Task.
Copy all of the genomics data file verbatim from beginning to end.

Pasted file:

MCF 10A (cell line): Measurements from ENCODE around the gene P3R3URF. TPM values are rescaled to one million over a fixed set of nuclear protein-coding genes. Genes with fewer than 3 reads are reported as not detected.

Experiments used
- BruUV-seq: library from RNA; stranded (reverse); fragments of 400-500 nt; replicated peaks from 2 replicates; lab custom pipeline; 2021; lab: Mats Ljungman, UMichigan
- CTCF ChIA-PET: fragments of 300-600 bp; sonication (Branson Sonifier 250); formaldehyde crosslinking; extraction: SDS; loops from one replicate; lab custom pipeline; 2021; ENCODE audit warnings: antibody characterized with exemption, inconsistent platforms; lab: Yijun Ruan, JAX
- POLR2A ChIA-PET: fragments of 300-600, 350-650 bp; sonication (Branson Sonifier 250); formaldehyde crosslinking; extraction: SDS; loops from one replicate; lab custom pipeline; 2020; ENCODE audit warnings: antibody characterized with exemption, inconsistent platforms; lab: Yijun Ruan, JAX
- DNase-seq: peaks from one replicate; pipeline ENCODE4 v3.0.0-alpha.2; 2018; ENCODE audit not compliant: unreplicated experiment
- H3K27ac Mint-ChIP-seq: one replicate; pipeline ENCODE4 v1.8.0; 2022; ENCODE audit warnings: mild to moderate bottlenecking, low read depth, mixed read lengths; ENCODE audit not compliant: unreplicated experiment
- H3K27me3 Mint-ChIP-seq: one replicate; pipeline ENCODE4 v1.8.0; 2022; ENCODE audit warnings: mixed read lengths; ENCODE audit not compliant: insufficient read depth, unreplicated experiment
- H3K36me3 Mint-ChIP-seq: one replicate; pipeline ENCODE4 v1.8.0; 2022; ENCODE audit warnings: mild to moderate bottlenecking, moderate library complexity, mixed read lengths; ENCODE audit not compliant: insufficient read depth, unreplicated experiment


MCF 10A (cell line): Measurements from ENCODE around the gene P3R3URF. TPM values are rescaled to one million over a fixed set of nuclear protein-coding genes. Genes with fewer than 3 reads are reported as not detected.

Experiments used
- BruUV-seq: library from RNA; stranded (reverse); fragments of 400-500 nt; replicated peaks from 2 replicates; lab custom pipeline; 2021; lab: Mats Ljungman, UMichigan
- CTCF ChIA-PET: fragments of 300-600 bp; sonication (Branson Sonifier 250); formaldehyde crosslinking; extraction: SDS; loops from one replicate; lab custom pipeline; 2021; ENCODE audit warnings: antibody characterized with exemption, inconsistent platforms; lab: Yijun Ruan, JAX
- POLR2A ChIA-PET: fragments of 300-600, 350-650 bp; sonication (Branson Sonifier 250); formaldehyde crosslinking; extraction: SDS; loops from one replicate; lab custom pipeline; 2020; ENCODE audit warnings: antibody characterized with exemption, inconsistent platforms; lab: Yijun Ruan, JAX
- DNase-seq: peaks from one replicate; pipeline ENCODE4 v3.0.0-alpha.2; 2018; ENCODE audit not compliant: unreplicated experiment
- H3K27ac Mint-ChIP-seq: one replicate; pipeline ENCODE4 v1.8.0; 2022; ENCODE audit warnings: mild to moderate bottlenecking, low read depth, mixed read lengths; ENCODE audit not compliant: unreplicated experiment
- H3K27me3 Mint-ChIP-seq: one replicate; pipeline ENCODE4 v1.8.0; 2022; ENCODE audit warnings: mixed read lengths; ENCODE audit not compliant: insufficient read depth, unreplicated experiment
- H3K36me3 Mint-ChIP-seq: one replicate; pipeline ENCODE4 v1.8.0; 2022; ENCODE audit warnings: mild to moderate bottlenecking, moderate library complexity, mixed read lengths; ENCODE audit not compliant: insufficient read depth, unreplicated experiment